Definition of 'chill'
Example sentences containing 'chill'
These examples have been automatically selected and may contain sensitive content. Read more…
Serve it well chilled to knock back the sweetness further. Times, Sunday Times (2016)But it sends a chill up my spine. Times, Sunday Times (2017)Strain into chilled glasses and serve each with a slice of apple. The Sun (2016)Strain, chill and freeze or use as necessary. Times, Sunday Times (2016)There's an unmistakable chill in the air. Times, Sunday Times (2016)Wrap the dough in clingfilm and chill in the fridge for 20 minutes. Times, Sunday Times (2016)I can still feel the icy chill of panic that hit me. Times, Sunday Times (2017)With a decent dollop of time, you could take in ten more islands and still have time to chill. Times, Sunday Times (2016)If you think you're feeling a chill as the nights draw in, it could be worse. The Sun (2016)It is no answer to the chilling effect of section 40 on a free and untamed press to say that they only need join a recognised regulator. Times, Sunday Times (2016)It is particularly chilling looking back on it because her brother is a former soldier. Times, Sunday Times (2013)Serve on top of the steak or chill or freeze until needed. Times, Sunday Times (2013)Wrap in clingfilm and chill in the fridge for a couple of hours or until firm. Times, Sunday Times (2015)Put the chilled pastry case on a baking tray. Times, Sunday Times (2014)This soup can also be chilled and served cold. Asthma and Eczema - special diet cookbook (1989)Yet suddenly he felt a chill of fear. The Sun (2006)You know that damp chill and musty blanket smell you normally experience on entering a holiday let? Times, Sunday Times (2014)That verse always sends chills up my spine. Christianity Today (2000)The champagne was always chilled and ready to open. Times, Sunday Times (2006)The company makes environmentally friendly boxes for transporting chilled foods. Times, Sunday Times (2009)Some say that the scandal will still have a chilling effect. Times, Sunday Times (2010)You can feel the crisp chill of a glass of white. Times, Sunday Times (2007)Set the clarified butter aside to cool and chill until ready to use. Times, Sunday Times (2008)There was indeed a chill in the air. Titanic - Destination disaster (1987)He says something that chills my heart. Times, Sunday Times (2006)Allow to cool at room temperature or chill in the fridge until it can be spread or piped. Times, Sunday Times (2010)Symptoms include chills, headache and breathing difficulties. The Sun (2010)There was a slight chill in the dip, which may have accounted for it. CHARMED LIFE (1977)You'll only catch a chill from the rotten weather. The Sun (2009)In the quiet chill of the night, the sounds of grief came from all directions. The Barefoot Emperor: An Ethiopian Tragedy (2007)A sudden gust of chill wind from the west obliged them to reconsider. CHRISTINA QUEEN OF SWEDEN: The Restless Life of a European Eccentric (2004)Britain may also feel the chill from Canada, but the effects are likely to be limited. Times, Sunday Times (2015)I feel chilled by her. The Sun (2011)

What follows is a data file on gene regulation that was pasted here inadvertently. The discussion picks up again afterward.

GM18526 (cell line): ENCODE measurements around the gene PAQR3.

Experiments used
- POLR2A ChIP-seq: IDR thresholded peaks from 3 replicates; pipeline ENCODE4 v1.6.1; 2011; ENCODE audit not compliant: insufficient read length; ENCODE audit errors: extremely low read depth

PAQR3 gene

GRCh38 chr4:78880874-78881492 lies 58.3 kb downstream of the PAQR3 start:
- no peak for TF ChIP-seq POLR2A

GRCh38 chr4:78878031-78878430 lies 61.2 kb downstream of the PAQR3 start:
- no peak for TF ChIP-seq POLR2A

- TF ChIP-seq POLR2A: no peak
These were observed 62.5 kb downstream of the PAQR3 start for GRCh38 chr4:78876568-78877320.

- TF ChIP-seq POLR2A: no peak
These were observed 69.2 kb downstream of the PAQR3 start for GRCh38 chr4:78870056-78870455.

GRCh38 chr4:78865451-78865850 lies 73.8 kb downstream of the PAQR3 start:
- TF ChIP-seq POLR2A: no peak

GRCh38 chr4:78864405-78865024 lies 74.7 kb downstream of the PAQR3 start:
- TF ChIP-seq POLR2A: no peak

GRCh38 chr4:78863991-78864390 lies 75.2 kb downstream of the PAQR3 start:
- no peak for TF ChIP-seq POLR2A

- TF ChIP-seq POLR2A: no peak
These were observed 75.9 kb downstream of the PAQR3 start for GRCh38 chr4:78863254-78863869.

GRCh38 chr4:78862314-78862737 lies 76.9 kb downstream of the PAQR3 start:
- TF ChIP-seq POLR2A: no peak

Trends of 'chill'
In Common Usage. chill is one of the 10000 most commonly used words in the Collins dictionary
View usage for:
Translations for 'chill'
British English: chill /tʃɪl/ VERB
To chill something means to make it cold.
Chill the fruit salad until serving time.
These doughs can be rolled out while you wait for the pastry to chill.
- American English: chill
- Arabic: يُبَرِّدُ
- Brazilian Portuguese: esfriar
- Chinese: 变冷
- Croatian: ohladiti
- Czech: vychladit
- Danish: afkøle
- Dutch: afkoelen
- European Spanish: enfriar
- Finnish: jäähdyttää
- French: refroidir
- German: kühlen
- Greek: ψύχω
- Italian: raffreddare
- Japanese: 冷やす
- Korean: 식히다
- Norwegian: avkjøle
- Polish: oziębić
- European Portuguese: esfriar
- Romanian: a răci
- Russian: охлаждать
- Spanish: enfriar
- Swedish: kyla ner
- Thai: ทำให้เย็น
- Turkish: soğutmak
- Ukrainian: охолоджувати
- Vietnamese: làm lạnh
British English: chill ADJECTIVE
Chill weather is cold and unpleasant.
...chill winds, rain, and choppy seas.
British English: chill NOUN
If something sends a chill through you, it gives you a sudden feeling of fear or anxiety.
The violence used against the students sent a chill through the country.
Definition of chill from the Collins English Dictionary
The language of love: 5 ways to express your love on Valentine’s Day
In the market for some new terms of endearment? Here’s the etymology behind some of the most popular.
Part One: Unlocking Mandarin with Paul Noble
We sent one of the Collins team for a one-to-one learning experience with the man himself, and here’s how they found part one of the course.
Join the Collins community
All the latest wordy news, linguistic insights, offers and competitions every month.